Norwich - After six hours of play, Red had scored more than 100 runs.
But Blue, with about 80, was keeping it interesting. With more than 20 hours or so to go, it was anybody's game.
Not that anyone cared about the score.
"That's just a formality," said Bobby DeAngelis, the Rutland, Vt., man who organized an attempt this weekend to play the World's Longest Wiffle Ball Game at Fontaine Field on Mahan Drive. The bid began around 9:30 a.m. Saturday, and the participants planned to play nonstop until about 1:30 p.m. today.
That would result in a 28-hour game - enough, DeAngelis said, to secure a listing in the Guinness Book of World Records.
"We're not worried about the score," DeAngelis, the 25-year-old manager of a publishing company, said. "The only thing that matters is the record. That's what people remember."
DeAngelis' band of record-seekers includes eight players - four to a team - and others who serve as umpires and witnesses, as required by Guinness.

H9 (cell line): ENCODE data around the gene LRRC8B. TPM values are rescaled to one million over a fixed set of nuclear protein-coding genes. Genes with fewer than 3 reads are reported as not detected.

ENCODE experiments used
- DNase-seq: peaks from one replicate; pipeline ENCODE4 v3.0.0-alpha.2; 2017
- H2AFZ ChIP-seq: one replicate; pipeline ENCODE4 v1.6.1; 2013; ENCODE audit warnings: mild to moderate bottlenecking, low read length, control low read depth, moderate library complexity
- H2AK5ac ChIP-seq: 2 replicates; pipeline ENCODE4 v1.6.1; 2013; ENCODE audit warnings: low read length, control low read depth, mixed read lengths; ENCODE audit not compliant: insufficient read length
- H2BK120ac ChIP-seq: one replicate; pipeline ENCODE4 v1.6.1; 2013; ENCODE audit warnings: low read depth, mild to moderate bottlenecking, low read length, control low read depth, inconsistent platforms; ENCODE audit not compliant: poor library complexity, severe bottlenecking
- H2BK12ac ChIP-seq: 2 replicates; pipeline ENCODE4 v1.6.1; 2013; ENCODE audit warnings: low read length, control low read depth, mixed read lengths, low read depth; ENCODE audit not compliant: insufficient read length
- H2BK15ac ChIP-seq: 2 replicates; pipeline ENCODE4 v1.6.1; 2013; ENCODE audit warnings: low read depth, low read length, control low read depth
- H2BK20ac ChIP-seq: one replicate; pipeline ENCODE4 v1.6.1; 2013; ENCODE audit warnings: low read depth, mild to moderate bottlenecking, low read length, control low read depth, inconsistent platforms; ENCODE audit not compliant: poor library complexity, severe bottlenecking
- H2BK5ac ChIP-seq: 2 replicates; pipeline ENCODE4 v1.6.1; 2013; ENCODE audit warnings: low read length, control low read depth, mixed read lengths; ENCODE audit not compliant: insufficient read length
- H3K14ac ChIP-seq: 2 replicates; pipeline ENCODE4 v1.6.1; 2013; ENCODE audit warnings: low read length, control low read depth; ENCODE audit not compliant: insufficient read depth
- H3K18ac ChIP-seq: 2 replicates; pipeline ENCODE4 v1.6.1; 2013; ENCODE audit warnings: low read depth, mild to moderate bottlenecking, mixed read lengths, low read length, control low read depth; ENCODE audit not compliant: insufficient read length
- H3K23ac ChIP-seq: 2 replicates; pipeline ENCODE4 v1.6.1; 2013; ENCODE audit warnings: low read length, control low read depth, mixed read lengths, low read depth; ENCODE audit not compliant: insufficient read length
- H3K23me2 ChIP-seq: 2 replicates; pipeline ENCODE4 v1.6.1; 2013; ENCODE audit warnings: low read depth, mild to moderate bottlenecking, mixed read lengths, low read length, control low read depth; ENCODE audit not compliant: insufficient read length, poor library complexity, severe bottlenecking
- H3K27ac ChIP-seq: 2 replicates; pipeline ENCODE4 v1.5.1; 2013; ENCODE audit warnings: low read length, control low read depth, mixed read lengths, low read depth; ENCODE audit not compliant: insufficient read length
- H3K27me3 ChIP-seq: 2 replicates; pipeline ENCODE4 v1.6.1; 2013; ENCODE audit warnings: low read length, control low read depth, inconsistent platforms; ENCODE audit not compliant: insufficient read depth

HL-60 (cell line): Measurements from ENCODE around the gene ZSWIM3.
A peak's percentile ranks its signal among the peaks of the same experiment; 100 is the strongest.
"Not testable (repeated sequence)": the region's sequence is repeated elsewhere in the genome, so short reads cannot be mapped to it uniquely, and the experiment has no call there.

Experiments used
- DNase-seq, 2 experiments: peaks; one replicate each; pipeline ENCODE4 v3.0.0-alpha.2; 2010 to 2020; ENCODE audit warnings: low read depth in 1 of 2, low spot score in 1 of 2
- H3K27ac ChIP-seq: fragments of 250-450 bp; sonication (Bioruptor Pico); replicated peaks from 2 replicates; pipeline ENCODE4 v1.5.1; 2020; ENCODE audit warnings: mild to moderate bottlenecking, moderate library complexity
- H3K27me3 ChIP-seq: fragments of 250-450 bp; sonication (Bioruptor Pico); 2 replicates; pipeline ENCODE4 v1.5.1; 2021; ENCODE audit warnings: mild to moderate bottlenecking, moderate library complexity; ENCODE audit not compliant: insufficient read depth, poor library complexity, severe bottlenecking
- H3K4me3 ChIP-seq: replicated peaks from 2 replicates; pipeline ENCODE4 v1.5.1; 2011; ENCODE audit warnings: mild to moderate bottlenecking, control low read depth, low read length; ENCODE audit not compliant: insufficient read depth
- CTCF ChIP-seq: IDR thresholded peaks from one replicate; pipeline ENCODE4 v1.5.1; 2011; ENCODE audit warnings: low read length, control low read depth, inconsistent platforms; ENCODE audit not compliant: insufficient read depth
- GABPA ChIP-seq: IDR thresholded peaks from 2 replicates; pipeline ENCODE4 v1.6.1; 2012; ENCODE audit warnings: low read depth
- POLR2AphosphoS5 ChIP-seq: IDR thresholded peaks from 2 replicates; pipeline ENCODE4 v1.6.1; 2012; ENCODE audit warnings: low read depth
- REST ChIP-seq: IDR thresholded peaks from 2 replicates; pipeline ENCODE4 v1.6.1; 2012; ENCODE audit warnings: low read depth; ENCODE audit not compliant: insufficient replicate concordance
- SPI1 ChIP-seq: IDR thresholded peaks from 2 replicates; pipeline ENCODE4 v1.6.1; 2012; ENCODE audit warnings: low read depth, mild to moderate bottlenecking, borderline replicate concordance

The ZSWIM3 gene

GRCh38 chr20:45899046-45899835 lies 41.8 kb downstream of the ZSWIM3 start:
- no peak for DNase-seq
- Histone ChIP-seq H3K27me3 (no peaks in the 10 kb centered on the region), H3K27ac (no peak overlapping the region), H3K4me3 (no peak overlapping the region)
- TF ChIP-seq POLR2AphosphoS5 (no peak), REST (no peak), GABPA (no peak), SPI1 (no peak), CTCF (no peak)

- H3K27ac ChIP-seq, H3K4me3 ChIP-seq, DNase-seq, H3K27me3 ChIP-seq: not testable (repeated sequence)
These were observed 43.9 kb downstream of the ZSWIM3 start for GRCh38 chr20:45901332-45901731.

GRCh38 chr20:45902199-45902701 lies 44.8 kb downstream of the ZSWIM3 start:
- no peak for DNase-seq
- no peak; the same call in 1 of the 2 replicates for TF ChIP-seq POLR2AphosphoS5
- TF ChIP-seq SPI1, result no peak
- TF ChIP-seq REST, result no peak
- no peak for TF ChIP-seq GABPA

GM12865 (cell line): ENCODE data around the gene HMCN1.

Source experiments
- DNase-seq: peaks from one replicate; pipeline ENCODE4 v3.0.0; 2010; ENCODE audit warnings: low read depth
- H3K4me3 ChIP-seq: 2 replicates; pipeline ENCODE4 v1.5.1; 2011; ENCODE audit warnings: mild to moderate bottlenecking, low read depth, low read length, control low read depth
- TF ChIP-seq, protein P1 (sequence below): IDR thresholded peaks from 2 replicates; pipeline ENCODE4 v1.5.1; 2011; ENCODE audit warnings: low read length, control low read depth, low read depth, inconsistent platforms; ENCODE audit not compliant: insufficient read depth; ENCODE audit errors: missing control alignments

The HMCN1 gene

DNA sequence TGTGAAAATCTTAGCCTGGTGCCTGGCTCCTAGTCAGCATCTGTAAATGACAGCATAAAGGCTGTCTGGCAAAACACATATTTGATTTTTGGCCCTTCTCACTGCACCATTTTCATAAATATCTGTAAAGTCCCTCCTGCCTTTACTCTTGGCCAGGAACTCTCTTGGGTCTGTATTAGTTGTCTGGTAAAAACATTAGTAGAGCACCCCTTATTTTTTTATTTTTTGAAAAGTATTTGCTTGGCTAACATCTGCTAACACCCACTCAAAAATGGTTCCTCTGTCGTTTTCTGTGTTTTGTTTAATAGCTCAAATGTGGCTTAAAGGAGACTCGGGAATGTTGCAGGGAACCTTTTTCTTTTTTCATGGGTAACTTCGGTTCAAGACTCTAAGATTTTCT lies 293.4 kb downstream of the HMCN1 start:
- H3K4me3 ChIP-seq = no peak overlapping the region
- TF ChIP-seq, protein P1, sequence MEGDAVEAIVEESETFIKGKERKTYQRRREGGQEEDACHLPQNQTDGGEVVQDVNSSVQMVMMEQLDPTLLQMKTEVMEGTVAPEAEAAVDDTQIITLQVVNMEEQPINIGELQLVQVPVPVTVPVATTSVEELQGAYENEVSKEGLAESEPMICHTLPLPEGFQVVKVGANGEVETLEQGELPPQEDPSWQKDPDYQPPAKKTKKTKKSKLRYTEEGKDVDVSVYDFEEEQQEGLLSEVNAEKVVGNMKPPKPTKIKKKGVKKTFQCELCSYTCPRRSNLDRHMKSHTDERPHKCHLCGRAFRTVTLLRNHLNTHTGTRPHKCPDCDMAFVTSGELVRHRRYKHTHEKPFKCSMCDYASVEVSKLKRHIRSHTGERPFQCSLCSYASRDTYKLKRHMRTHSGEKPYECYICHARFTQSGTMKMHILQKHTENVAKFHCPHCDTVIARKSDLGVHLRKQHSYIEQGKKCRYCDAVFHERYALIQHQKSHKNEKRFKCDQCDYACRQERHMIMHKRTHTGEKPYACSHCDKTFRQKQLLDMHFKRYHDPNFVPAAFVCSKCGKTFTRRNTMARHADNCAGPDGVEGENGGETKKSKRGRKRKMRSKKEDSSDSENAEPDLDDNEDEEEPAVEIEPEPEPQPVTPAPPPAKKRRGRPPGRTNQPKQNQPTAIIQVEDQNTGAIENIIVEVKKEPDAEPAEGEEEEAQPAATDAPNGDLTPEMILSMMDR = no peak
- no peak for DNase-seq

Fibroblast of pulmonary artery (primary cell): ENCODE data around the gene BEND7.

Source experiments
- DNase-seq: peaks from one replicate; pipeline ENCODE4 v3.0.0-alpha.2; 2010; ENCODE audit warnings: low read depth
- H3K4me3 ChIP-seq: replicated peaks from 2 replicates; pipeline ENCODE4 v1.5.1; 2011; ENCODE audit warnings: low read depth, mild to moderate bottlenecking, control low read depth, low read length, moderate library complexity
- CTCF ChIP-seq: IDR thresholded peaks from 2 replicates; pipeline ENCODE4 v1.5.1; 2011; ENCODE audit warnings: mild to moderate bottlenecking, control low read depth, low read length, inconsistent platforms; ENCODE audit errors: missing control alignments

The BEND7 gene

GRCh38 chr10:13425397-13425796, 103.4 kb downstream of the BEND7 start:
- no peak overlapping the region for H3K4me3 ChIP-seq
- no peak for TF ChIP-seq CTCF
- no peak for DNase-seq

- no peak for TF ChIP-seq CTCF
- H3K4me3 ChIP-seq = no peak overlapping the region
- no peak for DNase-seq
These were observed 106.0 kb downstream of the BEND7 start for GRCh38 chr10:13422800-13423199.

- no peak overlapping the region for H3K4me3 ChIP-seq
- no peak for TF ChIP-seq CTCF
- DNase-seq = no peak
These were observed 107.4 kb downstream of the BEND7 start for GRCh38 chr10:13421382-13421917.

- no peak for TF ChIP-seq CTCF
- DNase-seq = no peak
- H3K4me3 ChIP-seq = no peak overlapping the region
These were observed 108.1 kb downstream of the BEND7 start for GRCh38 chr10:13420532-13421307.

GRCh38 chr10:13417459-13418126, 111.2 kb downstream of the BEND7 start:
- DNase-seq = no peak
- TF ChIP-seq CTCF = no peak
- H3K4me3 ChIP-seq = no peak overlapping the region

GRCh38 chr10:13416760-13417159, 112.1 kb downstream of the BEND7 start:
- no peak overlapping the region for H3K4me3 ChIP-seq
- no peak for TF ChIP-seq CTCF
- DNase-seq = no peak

"We've got to record everything on camera and keep a scorebook," DeAngelis said. "We'll send in pictures, video, newspaper clippings …"
DeAngelis' childhood friend, Jackie Turro, a Norwich resident who grew up in Rutland, was instrumental in securing the use of Fontaine Field.
Turro, director of development for Special Olympics Connecticut, served as a witness for DeAngelis' staging last year of the World's Longest Baseball Game in Barre, Vt., and saw the fundraising possibilities associated with such an event.
The Longest Baseball Game, which went on for 48 hours, 32 minutes, raised $2,500 for the Barre Recreation Department, DeAngelis said. The players raised the money by lining up sponsors who pledged donations and contributing themselves.
The DeAngelis family's Rutland Country Store helped sponsor the Longest Baseball Game project.
This weekend's whiffle ball game is being played in accordance with guidelines spelled out on the website www.wiffle.com. The dimensions of the field, number of players and just about everything else related to the game can be found there.
There's no running of bases and no walks. Singles, doubles, triples and home runs are determined by the zones into which pitches are batted. Cleanly fielded ground balls as well as those caught in the air constitute outs.
The rules allow a five-minute break every hour but DeAngelis said the plan was to forgo them in the interest of speeding things up. They'd set up tents so one team member at a time could sleep while 3-against-3 play continued overnight.
It seemed only a storm could prevent a new record from being set.